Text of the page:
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China Is a Plus, Against All Odds
   2016-03-18 14:26:47    CRIENGLISH.com      Web Editor: Liu Ranran

By Lin Shaowen

Illustration by Robert Wiggin
Curtain down on China¡¯s annual political session, with a series of platforms of action adopted by the top legislature, the National People¡¯s Congress (NPC). These documents outline principles of steady development, appropriate regulation, and better governance, all decisive for a healthy economy and improved people¡¯s livelihood in 2016 and in the next five years
Addressing a press conference after the NPC session, Premier Li Keqiang promised efforts to ensure stable growth against domestic and global challenges and reassured greater opening up in conducting global business cooperation. Domestically, it¡¯s a resolve for better life, better welfare and a better society; globally, more development chances to be shared at a time of difficulties.
Against all odds, China is a plus, at a time of needs, for it displayed a vision of common development, along with initiatives of all-inclusive partnership.

The outlook is displayed, among others, as follows:

  • Moderate and steady growth of the economy that are more people-friendly and environmental-friendly;
  • All least 10 million urban jobs a year to be created in the next five-year period, with per capita disposal income increasing at least at the same pace of GDP growth.
  • Poverty alleviation for the remaining 60 million by 2020.
  • Affordable housing for 100-million people in shanty downs; Urban IDs for 100-million rural migrants already in cities; and jobs for another 100-million rural laborers in central and western regions through ¡°new types of urbanization¡±.
  • Better public service for urban and rural residents, including education, healthcare, elderly care and social security.

For China, these tasks are critical as the next five-years will decide whether China can really achieve a centennial goal ¨C to build a moderately wealthier society by 2020.

So - against the backdrop of global downturn pressure, plus ever louder negative ¡°forecasts¡±, Li Keqiang pointed to positive signs in the ongoing economic restructuring -- an economy now relying more on the service sector and domestic consumption, less on exports and energy resources, and more on innovation, entrepreneurship and new-and-clean energy, less on labor-intensive and resource-driven industries. 

China does have reason to escape a hard landing and walk out of muddy roads through deepened reforms and innovation. Certainly a tough battle, but not mission impossible, due to the development schemes just adopted, including measures listed above.

That¡¯s also a plus for the world as China is now the largest trading partner and a major investment source for most countries and has initiated many cooperative projects or mechanisms.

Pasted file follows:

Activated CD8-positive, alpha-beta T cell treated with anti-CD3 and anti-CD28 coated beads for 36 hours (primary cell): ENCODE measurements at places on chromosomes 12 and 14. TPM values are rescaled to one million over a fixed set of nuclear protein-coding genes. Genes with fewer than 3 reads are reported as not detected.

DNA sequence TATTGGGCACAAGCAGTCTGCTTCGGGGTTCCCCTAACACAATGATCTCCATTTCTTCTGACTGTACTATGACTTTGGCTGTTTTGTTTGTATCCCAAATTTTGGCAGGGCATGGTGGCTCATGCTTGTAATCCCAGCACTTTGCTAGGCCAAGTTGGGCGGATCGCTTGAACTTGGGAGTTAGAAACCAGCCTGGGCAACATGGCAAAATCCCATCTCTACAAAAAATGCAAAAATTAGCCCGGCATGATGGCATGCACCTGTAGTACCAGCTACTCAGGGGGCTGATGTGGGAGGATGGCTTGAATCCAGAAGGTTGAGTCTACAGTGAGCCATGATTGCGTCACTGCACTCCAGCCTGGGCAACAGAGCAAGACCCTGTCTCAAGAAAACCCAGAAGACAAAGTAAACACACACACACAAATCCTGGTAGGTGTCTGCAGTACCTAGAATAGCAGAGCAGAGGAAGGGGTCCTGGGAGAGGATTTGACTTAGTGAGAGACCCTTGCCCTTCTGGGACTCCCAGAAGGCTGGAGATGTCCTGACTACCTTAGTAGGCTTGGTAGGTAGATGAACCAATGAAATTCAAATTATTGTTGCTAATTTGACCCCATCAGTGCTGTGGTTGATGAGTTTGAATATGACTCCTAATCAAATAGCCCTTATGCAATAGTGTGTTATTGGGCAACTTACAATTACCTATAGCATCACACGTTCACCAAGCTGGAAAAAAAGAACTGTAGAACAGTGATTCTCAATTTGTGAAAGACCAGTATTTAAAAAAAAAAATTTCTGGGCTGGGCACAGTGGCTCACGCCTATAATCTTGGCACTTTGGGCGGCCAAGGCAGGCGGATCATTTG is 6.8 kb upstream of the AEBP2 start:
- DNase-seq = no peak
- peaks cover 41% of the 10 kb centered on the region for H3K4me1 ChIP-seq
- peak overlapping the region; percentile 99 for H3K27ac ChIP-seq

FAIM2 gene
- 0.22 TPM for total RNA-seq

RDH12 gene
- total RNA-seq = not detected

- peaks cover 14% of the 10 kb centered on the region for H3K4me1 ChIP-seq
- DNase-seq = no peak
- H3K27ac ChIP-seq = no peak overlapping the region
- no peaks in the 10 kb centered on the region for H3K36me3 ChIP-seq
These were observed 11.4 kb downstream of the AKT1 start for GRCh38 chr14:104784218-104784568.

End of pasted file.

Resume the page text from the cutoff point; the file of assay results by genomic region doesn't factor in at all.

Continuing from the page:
• The newly-established Asian Infrastructure Investment Bank - with 57 member countries ¨C is designed for providing jobs, funds, technology and expertise to cater for development needs by breaking infrastructure bottlenecks. 
  • For similar purposes but on a larger scale, China¡¯s ¡°Belt and Road Initiative¡± -- to build land and maritime economic corridors, or modern day Silk Roads linking Asia with Europe and Africa ¨C aims to combine development strategies of different countries, as in a style of ¡°coalition of the willing¡±. Among others, capacity building through interconnectivity will provide better chances for poverty alleviation and common development.
  • China has signed free trade deals with more than a dozen countries, and is planning to quicken the pace of FTA and investment treaty talks with other economies and on a broader base.
  • And there are many other multilateral development forums engaging China with various regional or sub-regional organizations to facilitate trade, investment and cultural exchanges.

Faced with severe risks, the world is desperately looking for trouble-shooting opportunities.  China is no exception. But to make that happen, renewed confidence and determination are the bottom line, leading to visions and plans to jointly create chances and then to programmes, projects and stake-holding mechanisms. People naturally will challenge major countries to take responsible leading roles and to be more open and more inclusive in trade and investment activities.

Zero-sum games are only suicidal eventually. For a world of shared destiny, the answer is win-win.

That makes China a big plus against all odds.



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